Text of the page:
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Brilliance@Work: Human Factors Workplace Specialist Melissa Steach

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Photo: James Lee, Chester, NH, USA

Welcome to Brilliance@Work, a series of profiles about stellar people and their best practices at work. We’re kicking off 2017 by featuring brand, design and marketing strategy experts to help you “thrive in the new brand reality.”

FUSE 2017 presenter Melissa Steach was formally trained as a fine artist, bringing her understanding of aesthetics to the world of human factors and ergonomics. She has a bachelor’s degree in studio art and a master’s degree in I-O Psychology with a focus on human factors. Melissa currently works as a Human Factors and Ergonomics specialist at Herman Miller and is an I-O Psychology PhD candidate.

As a preview to her presentation, Melissa shares her insights on how work is a physical, cognitive and social experience:

Peggy L. Bieniek, ABC: How did your experiences in art shape your character and career?
Melissa Steach:
My mother is an artist. She taught me how to draw, how to mix colors, how to see more than what’s physically there. This last part is, I believe, the most important aspect of what I learned through making art.

Art is not all about what the eye sees, but what the mind, body, even soul experiences. Perhaps this is how I came to understand the built environment as a holistic experience. The path to my career has been paved with what at the time seemed like disparate choices. But I now understand that I’d been exploring different ways of work – leading me to Herman Miller.

PB: What effects do work environments have on the employee experience?
Oh wow! There are so many ways in which work environments affect the employee experience. Common ones of interest are collaboration/innovation and attraction/retention. Work environments can literally set the tone for the culture it contains. An organization’s floor plan can signal to employees what sorts of behaviors are expected and encouraged.

For instance, a company culture that values innovation through collaboration will have many settings designed to support interaction; by allowing for planned and spontaneous collaborations or meetings, sight lines for eye contact, and opportunities for changes in scenery to suit changes in work task which in turn, will have accompanying changes in individual employee behavior for completing those tasks.

Such a floor plan is in a sense alive in that it supports a diverse population of people by providing an environment that allows for them to engage, create and collaborate in ways that are more natural to them.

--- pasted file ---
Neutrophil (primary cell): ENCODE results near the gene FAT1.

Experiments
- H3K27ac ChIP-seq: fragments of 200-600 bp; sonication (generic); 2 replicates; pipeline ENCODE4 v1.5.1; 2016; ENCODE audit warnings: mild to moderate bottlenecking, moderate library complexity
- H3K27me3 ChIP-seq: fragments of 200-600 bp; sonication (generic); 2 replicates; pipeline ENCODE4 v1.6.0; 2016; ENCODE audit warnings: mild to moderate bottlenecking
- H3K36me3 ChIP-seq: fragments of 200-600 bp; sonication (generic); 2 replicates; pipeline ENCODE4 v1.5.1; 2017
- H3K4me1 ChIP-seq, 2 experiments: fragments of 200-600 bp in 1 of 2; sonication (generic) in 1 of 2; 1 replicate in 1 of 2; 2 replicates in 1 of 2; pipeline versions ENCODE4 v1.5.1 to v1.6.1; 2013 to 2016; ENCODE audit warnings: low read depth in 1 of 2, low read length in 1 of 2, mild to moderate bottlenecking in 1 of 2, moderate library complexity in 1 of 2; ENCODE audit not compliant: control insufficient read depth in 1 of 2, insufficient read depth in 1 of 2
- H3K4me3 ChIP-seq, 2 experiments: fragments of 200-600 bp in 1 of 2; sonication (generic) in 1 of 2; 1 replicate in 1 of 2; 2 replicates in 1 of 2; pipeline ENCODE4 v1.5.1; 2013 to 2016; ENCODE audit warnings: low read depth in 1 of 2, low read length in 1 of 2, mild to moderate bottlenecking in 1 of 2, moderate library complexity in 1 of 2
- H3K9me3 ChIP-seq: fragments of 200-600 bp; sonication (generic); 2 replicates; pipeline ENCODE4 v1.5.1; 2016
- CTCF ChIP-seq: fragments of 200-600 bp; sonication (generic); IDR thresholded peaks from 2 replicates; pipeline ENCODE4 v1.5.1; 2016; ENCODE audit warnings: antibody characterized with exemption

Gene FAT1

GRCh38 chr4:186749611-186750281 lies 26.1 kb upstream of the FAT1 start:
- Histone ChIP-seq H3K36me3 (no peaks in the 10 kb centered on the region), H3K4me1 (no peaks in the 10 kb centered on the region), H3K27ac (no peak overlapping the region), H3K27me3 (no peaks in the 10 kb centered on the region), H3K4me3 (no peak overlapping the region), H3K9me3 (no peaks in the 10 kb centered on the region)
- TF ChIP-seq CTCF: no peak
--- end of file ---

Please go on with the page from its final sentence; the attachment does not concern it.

PB: What role does compassion play in business and design?
If we think of culture, communication, collaboration, and creativity as separate legs of a table, then compassion is the work surface upon which innumerable amazing things can be made. Compassion is integral to business and design because without it, the other “c’s” have no place to come together. There’s a reason why we all want a proverbial “seat at the table.” We want to be seen, heard, even constructively challenged in a space where we feel safe to share. Compassion is the key to such space.

PB: What do you see as the next phase of ergonomics and human design in the global marketplace?
The more we understand about the way environments impact our cognitive, social and physical well-being, the more connected we become, the more we will demand that ergonomics be a component of all goods simply through our purchase choices. The great thing about a competitive marketplace is that it allows people to vote by purchase. Those interested in significant Return on Investment (ROI) and Value on Investment (VOI) will vote in favor of products that support them to do and be their best.

PB: What will people gain from attending your conference presentation?
Not only is it part of our innate state as humans to feel compassion, it also impacts our business bottom lines. This presentation will help to inform and inspire compassion as part of regular business practice within our organizations. The audience will learn three main take-aways regarding the impact compassion has on business, design and profitability.

Want to hear more from Melissa? Join us at FUSE 2017. Learn, network and share best practices with the most influential leaders in brand, design and marketing. Stay connected at #FUSEdesign.



Author: plbieniekabc

I'm dedicated to growing your business legacy through strategic planning, collaborative brand building, and multi-media content creation and marketing. Contact me to create masterpiece communications for lasting impressions.

One thought on “Brilliance@Work: Human Factors Workplace Specialist Melissa Steach

  1. Pingback: The Importance of Compassion in the Business of Design | Another WP site

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